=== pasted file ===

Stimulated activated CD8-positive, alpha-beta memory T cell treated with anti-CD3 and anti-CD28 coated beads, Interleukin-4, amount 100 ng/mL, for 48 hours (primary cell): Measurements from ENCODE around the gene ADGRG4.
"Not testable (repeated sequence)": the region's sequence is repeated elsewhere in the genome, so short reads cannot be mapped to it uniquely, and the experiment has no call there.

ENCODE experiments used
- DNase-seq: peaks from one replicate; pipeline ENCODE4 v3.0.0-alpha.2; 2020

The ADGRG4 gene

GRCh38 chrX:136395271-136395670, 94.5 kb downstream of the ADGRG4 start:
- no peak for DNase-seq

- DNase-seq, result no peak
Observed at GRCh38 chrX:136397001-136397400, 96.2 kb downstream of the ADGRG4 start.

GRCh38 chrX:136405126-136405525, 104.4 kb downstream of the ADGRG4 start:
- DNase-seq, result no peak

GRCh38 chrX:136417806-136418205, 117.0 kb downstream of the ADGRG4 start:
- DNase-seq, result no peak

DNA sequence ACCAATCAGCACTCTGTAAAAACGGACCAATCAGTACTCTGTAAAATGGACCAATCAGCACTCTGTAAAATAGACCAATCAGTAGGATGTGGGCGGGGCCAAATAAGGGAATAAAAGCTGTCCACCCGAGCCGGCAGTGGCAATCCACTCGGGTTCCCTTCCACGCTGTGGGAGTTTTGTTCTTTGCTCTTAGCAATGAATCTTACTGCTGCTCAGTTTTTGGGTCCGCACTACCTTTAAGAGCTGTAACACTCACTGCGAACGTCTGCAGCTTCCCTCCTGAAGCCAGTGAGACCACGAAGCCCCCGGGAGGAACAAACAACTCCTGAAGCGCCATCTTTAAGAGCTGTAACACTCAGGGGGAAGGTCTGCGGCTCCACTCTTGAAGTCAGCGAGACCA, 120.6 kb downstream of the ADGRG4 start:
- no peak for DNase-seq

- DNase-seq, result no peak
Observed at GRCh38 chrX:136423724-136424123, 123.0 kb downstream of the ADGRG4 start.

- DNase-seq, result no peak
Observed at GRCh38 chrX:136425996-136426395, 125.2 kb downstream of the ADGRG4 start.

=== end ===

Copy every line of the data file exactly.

Stimulated activated CD8-positive, alpha-beta memory T cell treated with anti-CD3 and anti-CD28 coated beads, Interleukin-4, amount 100 ng/mL, for 48 hours (primary cell): Measurements from ENCODE around the gene ADGRG4.
"Not testable (repeated sequence)": the region's sequence is repeated elsewhere in the genome, so short reads cannot be mapped to it uniquely, and the experiment has no call there.

ENCODE experiments used
- DNase-seq: peaks from one replicate; pipeline ENCODE4 v3.0.0-alpha.2; 2020

The ADGRG4 gene

GRCh38 chrX:136395271-136395670, 94.5 kb downstream of the ADGRG4 start:
- no peak for DNase-seq

- DNase-seq, result no peak
Observed at GRCh38 chrX:136397001-136397400, 96.2 kb downstream of the ADGRG4 start.

GRCh38 chrX:136405126-136405525, 104.4 kb downstream of the ADGRG4 start:
- DNase-seq, result no peak

GRCh38 chrX:136417806-136418205, 117.0 kb downstream of the ADGRG4 start:
- DNase-seq, result no peak

DNA sequence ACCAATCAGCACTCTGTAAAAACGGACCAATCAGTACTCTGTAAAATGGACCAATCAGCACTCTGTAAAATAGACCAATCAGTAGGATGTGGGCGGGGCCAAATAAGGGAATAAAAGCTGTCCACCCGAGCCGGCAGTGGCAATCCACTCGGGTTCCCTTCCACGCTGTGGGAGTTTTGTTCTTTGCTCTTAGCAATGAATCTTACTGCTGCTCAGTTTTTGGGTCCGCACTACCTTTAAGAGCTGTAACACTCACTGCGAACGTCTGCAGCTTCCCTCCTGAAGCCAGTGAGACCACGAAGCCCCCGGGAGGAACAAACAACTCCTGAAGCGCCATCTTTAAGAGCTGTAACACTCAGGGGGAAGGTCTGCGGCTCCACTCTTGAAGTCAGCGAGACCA, 120.6 kb downstream of the ADGRG4 start:
- no peak for DNase-seq

- DNase-seq, result no peak
Observed at GRCh38 chrX:136423724-136424123, 123.0 kb downstream of the ADGRG4 start.

- DNase-seq, result no peak
Observed at GRCh38 chrX:136425996-136426395, 125.2 kb downstream of the ADGRG4 start.